With all of that, our leader election struct will be fully configured and we can pass it to our RunOrDie function which would do a leader election as the application runs. We can decide on what needs to be done if the pod becomes a leader.

Deploying app with leader election

In general, I’d imagine that applications that require leader election would also need stable network identities as well. This is partially why, within that code base - the application is deployed via StatefulSets. This would allow us to potentially send data to specific pod endpoints that only leaders can handle (but this would covered in a future post). Right now, the focus for this codebase is to test that leader election works as expected and applications can become leader if required.

One of the more important things to handle is the RBAC permissions needed to get this whole application to run. Firstly, we would need to Cluster permissions to read Pod information (part of the zzz function - a tad unnecessary but this was a past functionality - leader election was added after that function was built). The important one for the leader election capability is the following RBAC specs.

apiVersion: rbac.authorization.k8s.io/v1
kind: Role
  name: leader-election-configmaps
- apiGroups: [""] # "" indicates the core API group
  resources: ["configmaps"]
  verbs: ["get", "watch", "list", "create", "update"]
- apiGroups: ["coordination.k8s.io"]
  resources: ["leases"]
  verbs: ["get", "list", "watch", "create", "update"]
apiVersion: rbac.authorization.k8s.io/v1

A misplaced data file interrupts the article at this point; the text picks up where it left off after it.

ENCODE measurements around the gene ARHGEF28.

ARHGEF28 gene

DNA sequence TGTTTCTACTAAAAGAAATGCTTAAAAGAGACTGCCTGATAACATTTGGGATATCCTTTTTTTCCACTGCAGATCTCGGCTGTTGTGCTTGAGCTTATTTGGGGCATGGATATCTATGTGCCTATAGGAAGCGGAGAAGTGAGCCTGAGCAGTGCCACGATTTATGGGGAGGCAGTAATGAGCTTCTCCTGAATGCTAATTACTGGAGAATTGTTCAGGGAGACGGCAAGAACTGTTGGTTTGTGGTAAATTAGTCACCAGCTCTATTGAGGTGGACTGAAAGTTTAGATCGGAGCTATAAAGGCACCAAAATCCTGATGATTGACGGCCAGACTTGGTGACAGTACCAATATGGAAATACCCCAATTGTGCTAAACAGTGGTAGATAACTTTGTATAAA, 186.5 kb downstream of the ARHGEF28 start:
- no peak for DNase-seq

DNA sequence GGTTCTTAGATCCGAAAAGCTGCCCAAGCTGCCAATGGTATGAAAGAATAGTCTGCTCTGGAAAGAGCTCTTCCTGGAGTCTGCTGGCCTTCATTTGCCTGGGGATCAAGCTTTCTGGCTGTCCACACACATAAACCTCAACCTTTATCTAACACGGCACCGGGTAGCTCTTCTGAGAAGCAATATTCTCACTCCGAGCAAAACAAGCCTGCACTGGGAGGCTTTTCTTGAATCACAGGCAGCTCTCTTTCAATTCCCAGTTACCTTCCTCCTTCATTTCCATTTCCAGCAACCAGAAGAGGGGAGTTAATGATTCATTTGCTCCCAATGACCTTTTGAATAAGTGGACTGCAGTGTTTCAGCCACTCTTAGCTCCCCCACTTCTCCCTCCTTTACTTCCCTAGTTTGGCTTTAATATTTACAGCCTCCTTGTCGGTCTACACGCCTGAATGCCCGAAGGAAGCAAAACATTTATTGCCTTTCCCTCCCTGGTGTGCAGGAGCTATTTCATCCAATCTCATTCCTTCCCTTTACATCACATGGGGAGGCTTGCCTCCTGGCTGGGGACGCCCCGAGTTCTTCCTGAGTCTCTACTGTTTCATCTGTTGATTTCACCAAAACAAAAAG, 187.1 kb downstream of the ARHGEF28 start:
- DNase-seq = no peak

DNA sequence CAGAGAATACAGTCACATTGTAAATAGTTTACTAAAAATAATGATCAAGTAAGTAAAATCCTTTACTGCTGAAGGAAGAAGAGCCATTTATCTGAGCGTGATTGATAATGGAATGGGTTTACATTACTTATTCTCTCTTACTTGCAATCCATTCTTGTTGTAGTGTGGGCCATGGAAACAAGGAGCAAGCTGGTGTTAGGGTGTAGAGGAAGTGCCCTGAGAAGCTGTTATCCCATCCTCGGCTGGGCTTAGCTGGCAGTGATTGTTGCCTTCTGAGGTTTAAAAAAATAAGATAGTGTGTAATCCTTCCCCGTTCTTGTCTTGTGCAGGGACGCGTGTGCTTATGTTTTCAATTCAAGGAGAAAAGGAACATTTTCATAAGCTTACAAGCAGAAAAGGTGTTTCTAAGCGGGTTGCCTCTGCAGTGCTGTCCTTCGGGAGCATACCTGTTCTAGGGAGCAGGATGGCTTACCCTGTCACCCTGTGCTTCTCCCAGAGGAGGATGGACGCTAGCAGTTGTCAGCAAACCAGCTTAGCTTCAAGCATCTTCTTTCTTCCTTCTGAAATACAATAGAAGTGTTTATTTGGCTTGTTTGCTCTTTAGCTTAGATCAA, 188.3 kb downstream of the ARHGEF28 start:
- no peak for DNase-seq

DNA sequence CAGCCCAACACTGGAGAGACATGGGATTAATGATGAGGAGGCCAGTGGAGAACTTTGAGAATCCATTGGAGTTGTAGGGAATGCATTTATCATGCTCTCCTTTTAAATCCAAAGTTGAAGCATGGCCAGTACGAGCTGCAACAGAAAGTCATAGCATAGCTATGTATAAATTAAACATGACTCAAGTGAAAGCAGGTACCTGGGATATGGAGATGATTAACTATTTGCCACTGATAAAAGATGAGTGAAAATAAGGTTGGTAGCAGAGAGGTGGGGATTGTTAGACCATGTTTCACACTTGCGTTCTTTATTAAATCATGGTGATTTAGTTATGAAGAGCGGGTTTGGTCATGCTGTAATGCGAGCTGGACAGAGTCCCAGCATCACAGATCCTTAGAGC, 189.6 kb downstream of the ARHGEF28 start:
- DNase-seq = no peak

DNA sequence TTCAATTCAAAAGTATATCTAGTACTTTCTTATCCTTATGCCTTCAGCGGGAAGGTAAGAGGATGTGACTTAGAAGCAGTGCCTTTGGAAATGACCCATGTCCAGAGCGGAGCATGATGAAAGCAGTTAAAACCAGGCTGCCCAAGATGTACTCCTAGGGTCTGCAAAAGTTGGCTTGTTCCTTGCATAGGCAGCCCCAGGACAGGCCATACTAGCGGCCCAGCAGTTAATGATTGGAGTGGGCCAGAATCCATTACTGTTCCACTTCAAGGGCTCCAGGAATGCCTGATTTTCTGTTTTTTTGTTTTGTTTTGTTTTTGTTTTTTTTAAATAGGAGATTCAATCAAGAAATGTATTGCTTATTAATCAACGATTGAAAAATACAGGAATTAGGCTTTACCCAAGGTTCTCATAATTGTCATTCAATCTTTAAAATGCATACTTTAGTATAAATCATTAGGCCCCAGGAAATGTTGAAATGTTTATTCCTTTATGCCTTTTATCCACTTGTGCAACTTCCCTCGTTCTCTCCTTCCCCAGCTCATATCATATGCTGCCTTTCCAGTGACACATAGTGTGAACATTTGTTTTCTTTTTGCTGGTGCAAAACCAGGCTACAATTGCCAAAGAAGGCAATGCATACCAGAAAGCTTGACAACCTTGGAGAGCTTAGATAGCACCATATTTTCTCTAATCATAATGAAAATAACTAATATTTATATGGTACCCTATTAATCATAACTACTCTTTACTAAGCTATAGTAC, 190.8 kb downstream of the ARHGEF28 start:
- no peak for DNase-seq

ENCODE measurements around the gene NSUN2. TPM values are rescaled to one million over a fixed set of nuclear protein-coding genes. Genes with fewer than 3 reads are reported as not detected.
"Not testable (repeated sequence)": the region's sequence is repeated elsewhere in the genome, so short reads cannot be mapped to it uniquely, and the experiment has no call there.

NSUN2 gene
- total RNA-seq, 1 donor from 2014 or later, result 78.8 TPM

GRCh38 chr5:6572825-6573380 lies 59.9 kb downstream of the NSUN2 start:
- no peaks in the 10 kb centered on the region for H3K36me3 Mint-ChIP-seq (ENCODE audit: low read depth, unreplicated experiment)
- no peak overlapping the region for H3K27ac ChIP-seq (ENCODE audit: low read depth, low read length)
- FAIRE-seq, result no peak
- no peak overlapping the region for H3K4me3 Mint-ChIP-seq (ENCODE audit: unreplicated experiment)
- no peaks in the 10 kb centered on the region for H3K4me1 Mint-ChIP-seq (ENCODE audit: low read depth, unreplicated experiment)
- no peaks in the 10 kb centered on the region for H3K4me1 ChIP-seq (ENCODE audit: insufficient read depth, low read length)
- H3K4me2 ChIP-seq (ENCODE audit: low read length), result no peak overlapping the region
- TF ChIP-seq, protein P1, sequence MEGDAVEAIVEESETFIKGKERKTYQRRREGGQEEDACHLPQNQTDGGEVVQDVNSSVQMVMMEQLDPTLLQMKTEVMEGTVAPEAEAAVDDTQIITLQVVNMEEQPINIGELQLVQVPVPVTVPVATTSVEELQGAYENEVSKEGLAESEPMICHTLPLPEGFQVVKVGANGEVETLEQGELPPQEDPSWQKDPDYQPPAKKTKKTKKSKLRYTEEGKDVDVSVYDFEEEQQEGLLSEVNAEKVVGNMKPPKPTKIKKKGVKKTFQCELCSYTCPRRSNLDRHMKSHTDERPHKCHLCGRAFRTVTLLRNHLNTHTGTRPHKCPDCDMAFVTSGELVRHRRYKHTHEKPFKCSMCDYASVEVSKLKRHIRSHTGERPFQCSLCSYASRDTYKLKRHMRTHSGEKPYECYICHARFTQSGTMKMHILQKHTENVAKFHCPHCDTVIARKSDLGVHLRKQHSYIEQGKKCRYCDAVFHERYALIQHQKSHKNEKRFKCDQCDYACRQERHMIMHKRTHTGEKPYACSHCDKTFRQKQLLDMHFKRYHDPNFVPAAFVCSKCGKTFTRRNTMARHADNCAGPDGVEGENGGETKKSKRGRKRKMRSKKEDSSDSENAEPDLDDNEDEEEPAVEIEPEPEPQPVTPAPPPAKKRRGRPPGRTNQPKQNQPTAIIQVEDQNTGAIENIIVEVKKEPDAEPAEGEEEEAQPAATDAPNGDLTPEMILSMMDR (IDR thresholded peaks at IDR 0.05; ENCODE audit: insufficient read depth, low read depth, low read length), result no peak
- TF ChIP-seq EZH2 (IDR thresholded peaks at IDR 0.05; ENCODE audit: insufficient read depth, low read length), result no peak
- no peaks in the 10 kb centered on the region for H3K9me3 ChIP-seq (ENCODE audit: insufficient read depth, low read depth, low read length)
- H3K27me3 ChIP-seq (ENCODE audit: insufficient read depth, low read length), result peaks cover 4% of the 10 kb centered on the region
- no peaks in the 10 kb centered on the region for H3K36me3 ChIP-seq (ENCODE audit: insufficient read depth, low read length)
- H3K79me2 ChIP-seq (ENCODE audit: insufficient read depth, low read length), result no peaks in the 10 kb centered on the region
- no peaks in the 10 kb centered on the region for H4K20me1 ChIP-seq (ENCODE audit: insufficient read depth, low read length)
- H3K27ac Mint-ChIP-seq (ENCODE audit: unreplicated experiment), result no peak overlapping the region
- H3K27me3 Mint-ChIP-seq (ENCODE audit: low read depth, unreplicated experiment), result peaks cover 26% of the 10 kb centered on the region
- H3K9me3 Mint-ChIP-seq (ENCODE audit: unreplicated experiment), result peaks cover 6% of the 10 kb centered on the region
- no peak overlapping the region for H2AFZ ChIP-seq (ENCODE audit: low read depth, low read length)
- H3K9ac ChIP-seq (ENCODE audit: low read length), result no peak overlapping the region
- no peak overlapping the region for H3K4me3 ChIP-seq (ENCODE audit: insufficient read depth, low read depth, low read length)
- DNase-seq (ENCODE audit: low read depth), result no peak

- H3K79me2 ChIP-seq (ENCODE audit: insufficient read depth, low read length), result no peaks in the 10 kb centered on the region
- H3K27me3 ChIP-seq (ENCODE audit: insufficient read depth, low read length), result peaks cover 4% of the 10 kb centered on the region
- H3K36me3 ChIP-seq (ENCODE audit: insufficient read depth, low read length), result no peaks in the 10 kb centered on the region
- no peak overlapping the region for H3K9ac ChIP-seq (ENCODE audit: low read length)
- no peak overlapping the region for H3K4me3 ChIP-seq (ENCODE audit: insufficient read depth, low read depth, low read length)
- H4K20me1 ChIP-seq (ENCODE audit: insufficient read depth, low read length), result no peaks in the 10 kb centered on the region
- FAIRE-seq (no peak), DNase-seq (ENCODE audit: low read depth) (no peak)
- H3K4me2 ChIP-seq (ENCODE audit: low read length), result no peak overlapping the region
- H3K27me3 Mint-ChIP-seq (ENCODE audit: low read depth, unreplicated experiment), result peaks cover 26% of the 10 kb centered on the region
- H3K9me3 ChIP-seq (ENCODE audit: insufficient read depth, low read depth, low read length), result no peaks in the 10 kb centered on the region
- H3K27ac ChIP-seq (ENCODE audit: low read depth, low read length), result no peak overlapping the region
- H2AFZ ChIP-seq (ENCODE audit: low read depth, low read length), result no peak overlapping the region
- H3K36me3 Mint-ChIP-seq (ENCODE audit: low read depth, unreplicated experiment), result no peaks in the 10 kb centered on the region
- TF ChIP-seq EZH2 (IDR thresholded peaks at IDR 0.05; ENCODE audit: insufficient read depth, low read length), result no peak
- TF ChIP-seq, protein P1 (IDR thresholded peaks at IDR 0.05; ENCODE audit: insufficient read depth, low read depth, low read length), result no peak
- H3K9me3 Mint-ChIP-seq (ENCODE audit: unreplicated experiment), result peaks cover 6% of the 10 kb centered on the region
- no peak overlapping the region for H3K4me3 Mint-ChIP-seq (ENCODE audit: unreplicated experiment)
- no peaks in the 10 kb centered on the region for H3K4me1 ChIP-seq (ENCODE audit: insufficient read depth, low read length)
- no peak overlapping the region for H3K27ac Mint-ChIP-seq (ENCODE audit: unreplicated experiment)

kind: RoleBinding
  name: leader-election-configmaps
  - kind: ServiceAccount
    name: leader-election-app
    namespace: default
  kind: Role 
  name: leader-election-configmaps
  apiGroup: rbac.authorization.k8s.io

The application definitely needs capability to get, create and update configmaps and leases. (list and watch may not be too necessary but I haven’t tested removing them). This can be added to the leader-election-configmaps which is then added to the leader-election-app service account user. This user will be the one that would be mounted into the pod where the application would then have permissions to access the kubernetes API to retrieve the relevant information or to manipulate the k8s resources accordingly.

Lease API - just a lightweight way to do heartbeats?

We can kind of ignore the details behind the implementation of this function but if we try to dig around behind the needs of the rbac spec that needs to be specified to get this to work, we would kind of stumble and wonder - what is this Lease API and what’s its for?

It is somewhat easy to follow along the codebase in client-go library to figure out what the RunOrDie function do. However, the thing is - most of the codebase don’t explain why the Lease API even exist and how it helps with the whole leader election business.

Just basing of the following github issues - my guess is that Lease API was created to create a lightweight API which can be used to do heartbeat checks (part of Leader Election mechanism) - essentially, if a “application/node” fails to renew and extend the deadline of it being a leader - it is assumed to have fail and leader election would need to take place in order to figure who to be the leader next.


I guess to properly understand it, one would need to read the implementation of the Lease API or the KEP documentation that mentions it but I guess that should be covered in another blog post.

Future work

I will probably further build out this application further to attempt to replicate some sort of nosql database a little (but a very very bad version of it) - maybe it can store data in json format. Some of the things to look at and to build out:

  • Data that is to be written to file storage can be sent to any pod within the Statefulset but it’ll be redirected to master pod
  • Data is replicated and mirrored and shared accordingly (consistent hashing mechanism)
  • Any pod can be used for reading except for the leader. Leader would redirect the request followers since it should be busy with writing data into storage backend

Eventually, I’d want to also explore implementing this leader election without this Kubernetes mechanism - probably use the various Golang raft libraries for building such functionalities.